June 7, 2018

In the spirit of making a big impact via many small changes, I'd like to spell out the importance of maintaining standards through blacklisting ambiguity wherever possible. It's clear to most savvy developers nowadays that there are a few practices that are a must on any project:

  • Keeping unit tests in mind (and using TDD when it's appropriate)
  • Writing clean code
  • Commenting the necessary amount
  • Conducting efficient code reviews

While this is a whitelist of what some can argue should be the bare minimum set of requirements for developing within an enterprise environment, I'd argue there are more:

  • Being fluent in your VCS
  • Leveraging a .gitconfig to its fullest potential, for example
  • Enforcing team-wide standards in terms of branching models & rebases vs. merges
  • Establishing and recording code format standards - Using an .editorconfig in each project
  • Developing and maintaining a "Development Requirements" document alongside each project
  • Treating each application as if any number of random developers will have to jump in to contribute
  • Making onboarding any new developer to any application as easy as sending them a single URL

Keep in mind that this set of additional standards is only powerful when those abiding by it also enforce the prevention of the opposite of these standards.

Windows, Etc.

Broken Windows are a concept brought up within The Pragmatic Programmer book, and they essentially represent the disobedience of any of the aforementioned "standards." The idea came from a study that explained neighborhoods immediately begin to "go downhill," so to speak, when a single broken window is visible from the street. One broken window is all it takes for the general public to start implementing their own carelessness and letting socioeconomic ethics fall by the wayside. This is directly analogous to team development endeavors. It takes but a single approved pull (merge) request full of commits that lack comments, break common formatting or are missing details within the commit message before the rest of the team begins rushing their own development endeavors and pushing junk to the remote.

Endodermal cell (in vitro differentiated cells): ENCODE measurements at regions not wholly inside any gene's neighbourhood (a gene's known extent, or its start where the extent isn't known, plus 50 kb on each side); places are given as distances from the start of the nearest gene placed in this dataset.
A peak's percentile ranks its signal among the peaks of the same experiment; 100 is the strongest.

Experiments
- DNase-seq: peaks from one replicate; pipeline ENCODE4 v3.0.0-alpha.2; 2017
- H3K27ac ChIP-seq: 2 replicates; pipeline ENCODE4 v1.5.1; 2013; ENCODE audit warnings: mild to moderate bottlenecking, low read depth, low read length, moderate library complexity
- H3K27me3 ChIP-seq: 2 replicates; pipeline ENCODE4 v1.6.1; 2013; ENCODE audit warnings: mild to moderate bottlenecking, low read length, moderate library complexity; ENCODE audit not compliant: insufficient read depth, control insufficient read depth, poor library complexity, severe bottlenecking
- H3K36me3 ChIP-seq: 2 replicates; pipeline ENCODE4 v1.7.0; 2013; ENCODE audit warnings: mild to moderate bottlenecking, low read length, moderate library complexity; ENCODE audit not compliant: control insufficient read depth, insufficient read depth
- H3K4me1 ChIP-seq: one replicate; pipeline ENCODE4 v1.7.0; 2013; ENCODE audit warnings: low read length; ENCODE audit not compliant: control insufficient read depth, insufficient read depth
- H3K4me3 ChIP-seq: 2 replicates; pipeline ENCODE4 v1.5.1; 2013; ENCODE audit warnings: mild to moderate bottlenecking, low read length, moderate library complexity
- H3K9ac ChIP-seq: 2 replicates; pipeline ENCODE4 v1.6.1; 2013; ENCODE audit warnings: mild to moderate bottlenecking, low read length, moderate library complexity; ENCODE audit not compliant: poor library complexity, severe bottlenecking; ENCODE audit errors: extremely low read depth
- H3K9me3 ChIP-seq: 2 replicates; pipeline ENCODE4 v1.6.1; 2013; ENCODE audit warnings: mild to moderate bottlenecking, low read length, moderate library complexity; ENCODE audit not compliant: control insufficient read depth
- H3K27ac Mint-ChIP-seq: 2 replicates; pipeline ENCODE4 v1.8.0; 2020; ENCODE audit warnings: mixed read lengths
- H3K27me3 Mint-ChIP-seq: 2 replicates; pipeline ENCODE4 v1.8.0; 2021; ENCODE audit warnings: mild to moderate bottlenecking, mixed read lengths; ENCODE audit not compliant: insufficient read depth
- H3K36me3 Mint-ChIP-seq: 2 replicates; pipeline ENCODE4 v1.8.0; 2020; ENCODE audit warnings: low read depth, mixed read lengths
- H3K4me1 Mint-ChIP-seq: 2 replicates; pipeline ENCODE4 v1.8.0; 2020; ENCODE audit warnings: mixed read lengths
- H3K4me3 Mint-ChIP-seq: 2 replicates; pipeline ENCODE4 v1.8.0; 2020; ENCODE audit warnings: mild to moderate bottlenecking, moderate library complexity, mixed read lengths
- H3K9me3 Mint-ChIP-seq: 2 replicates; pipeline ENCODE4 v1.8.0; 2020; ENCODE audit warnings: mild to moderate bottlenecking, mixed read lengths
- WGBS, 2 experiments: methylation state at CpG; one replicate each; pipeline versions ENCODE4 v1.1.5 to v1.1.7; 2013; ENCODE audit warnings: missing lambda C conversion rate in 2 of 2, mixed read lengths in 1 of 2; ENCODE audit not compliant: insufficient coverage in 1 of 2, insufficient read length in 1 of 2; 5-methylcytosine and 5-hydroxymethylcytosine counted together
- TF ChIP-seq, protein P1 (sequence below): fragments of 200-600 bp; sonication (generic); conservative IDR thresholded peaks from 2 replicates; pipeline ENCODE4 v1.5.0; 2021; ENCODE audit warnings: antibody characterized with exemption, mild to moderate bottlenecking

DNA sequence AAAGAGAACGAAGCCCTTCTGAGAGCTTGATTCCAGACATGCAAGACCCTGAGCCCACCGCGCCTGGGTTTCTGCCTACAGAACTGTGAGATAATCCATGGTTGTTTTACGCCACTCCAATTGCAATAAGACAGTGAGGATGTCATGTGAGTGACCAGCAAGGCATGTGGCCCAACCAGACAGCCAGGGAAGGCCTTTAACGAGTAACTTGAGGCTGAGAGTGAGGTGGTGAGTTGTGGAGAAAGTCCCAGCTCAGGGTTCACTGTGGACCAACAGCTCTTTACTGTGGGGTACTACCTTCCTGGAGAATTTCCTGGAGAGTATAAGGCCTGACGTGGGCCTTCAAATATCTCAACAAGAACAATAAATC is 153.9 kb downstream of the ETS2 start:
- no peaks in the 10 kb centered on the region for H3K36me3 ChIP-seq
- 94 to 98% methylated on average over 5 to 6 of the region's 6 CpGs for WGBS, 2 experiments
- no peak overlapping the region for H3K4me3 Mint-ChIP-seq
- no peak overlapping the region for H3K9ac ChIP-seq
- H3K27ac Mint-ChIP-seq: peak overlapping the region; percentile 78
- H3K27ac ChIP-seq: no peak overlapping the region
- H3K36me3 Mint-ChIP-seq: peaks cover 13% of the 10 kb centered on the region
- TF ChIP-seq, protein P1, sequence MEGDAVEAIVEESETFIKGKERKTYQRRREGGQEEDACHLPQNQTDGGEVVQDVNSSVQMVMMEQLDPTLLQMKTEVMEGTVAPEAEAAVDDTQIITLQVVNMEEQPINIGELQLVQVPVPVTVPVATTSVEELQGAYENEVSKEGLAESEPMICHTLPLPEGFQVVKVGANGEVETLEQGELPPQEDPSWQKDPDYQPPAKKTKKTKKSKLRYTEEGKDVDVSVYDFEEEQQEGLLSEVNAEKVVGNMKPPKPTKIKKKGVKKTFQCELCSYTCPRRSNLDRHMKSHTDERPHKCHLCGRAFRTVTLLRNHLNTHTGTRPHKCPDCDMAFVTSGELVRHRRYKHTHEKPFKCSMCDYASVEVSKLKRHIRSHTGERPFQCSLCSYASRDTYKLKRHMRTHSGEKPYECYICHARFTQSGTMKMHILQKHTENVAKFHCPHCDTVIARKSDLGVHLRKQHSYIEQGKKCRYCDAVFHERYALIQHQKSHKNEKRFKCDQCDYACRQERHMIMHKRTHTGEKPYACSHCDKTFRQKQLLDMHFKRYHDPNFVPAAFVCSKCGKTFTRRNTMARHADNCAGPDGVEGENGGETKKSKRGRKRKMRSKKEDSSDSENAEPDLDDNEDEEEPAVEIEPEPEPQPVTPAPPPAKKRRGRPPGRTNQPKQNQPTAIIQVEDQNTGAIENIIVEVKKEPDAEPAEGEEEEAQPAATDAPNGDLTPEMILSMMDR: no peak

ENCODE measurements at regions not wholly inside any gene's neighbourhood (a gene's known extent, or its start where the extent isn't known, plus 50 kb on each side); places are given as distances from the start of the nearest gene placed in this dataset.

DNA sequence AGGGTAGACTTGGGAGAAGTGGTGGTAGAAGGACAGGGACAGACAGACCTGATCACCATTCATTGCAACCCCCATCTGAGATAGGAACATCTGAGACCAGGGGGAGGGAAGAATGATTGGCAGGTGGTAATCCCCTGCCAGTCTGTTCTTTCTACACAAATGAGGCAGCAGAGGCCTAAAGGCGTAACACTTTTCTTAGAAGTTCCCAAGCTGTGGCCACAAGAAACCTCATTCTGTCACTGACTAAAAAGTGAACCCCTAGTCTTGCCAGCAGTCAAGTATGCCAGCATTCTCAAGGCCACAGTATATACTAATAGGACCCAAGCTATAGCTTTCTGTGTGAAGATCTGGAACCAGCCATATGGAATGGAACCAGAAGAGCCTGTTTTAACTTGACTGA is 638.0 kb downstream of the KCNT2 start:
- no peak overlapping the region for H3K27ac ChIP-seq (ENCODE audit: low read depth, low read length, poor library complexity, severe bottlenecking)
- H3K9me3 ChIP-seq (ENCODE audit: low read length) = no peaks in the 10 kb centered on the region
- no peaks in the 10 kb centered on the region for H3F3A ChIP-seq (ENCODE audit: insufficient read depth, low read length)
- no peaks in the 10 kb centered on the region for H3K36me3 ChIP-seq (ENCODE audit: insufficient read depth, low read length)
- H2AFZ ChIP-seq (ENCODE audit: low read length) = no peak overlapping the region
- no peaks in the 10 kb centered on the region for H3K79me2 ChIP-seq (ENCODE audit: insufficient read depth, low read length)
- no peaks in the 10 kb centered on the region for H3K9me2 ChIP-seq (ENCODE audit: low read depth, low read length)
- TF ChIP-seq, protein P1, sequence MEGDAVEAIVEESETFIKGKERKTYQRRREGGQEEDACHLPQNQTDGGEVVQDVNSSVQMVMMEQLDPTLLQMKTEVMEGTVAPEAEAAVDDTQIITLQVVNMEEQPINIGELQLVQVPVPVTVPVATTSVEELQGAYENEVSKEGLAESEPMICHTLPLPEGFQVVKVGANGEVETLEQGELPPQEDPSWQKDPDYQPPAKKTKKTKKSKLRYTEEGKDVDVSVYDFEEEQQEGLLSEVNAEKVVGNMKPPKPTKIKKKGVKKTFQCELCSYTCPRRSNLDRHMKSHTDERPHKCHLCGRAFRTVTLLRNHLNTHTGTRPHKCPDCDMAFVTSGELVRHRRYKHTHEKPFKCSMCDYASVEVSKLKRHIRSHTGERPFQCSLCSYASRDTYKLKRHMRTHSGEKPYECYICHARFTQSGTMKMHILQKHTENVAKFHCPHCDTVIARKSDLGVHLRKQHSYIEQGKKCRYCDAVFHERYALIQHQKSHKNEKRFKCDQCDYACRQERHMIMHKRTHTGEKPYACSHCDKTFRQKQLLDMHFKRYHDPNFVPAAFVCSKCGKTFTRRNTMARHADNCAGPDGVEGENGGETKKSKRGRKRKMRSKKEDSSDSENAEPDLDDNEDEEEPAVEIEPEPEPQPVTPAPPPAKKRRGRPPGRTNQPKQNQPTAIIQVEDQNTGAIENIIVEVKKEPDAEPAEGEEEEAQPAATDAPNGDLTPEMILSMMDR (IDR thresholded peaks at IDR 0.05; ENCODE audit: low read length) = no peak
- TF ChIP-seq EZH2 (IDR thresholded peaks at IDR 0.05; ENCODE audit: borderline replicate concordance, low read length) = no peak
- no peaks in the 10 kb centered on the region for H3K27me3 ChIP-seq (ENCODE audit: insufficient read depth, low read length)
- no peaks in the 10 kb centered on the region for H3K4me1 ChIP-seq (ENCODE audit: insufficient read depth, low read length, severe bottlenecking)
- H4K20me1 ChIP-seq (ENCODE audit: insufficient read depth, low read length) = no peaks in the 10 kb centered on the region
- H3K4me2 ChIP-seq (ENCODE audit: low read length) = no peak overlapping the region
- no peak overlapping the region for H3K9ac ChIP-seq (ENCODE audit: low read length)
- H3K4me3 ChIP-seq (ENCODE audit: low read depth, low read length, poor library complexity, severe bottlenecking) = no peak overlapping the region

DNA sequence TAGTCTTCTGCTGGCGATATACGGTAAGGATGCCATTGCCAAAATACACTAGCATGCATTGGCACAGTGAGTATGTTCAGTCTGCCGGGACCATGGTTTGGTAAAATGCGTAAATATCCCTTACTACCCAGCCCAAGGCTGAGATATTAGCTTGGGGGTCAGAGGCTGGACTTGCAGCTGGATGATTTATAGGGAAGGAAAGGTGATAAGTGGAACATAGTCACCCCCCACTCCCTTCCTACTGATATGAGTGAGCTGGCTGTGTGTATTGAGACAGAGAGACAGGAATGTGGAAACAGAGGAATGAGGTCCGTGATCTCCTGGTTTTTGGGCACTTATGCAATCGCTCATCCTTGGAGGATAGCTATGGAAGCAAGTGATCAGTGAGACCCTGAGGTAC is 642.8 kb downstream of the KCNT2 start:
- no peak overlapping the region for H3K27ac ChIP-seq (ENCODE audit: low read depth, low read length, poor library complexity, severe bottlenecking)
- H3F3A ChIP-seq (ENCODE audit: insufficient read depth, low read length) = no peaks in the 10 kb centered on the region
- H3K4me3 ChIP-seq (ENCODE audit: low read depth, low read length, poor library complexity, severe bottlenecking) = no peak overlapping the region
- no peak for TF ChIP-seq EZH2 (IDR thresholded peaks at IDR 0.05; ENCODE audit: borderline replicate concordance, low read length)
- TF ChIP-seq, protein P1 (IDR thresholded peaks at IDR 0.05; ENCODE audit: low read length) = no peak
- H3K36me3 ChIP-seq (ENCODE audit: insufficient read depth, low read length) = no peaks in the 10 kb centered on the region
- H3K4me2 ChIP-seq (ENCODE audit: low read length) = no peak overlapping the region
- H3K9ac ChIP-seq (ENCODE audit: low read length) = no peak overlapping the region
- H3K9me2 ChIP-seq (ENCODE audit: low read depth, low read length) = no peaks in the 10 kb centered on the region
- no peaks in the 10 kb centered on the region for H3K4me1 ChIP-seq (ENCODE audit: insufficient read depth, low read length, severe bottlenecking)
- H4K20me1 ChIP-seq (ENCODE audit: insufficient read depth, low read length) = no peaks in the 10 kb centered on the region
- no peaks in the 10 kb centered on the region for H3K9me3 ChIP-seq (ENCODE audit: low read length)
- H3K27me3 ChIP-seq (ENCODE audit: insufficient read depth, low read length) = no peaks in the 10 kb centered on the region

Utilizing the standards spelled out above is not a meaningless, nit-picky feat. Each is imperative in maintaining velocity; Within my first year of industry experience I worked on a team with four other developers whose velocity took a noticeable dive just one and a half sprints (~five weeks) after a week of poorly conducted code reviews. Specifically, the team was shedding about twenty story points per sprint from our velocity and the reason was simple. Bad code made it into production due to a rushed code review, which led to prioritizing bug fixes, which led to less time being dedicated to new feature development. When this sort of situation unravels on a development team, while being paired with the usual amount of time- to-market demand, the project spins out of control until it's full of broken windows and velocity is at an all-time low. There goes the neighborhood.

Don't Be Lazy

It cannot be stressed enough that simple, effective measures can be taken to measurably improve a team's workflow and code quality. Having a simple standards checklist (like Joel's list) is a great start, but ensuring every member enforces the prevention of practices that don't abide such standards is equally important. Respectfully enforce the standards you feel are important

As a Developer:

  • Take code reviews as seriously as your own contributions
  • Document as much as you can about your individual processes
  • Publish your local development configurations to a public space

As a Team:

  • Establish what it means to conduct a "good" code review
  • Follow some guidelines that have already been established, when possible
  • Discuss and document your VCS methodologies
  • Document the development requirements for getting up to speed in contributing to each application TL;DR - do not "break any windows" by developing habits that are not in line with establishing momentum or adhering to improving development standards. Prevent others from breaking windows. Fix any existing broken windows when you have the time.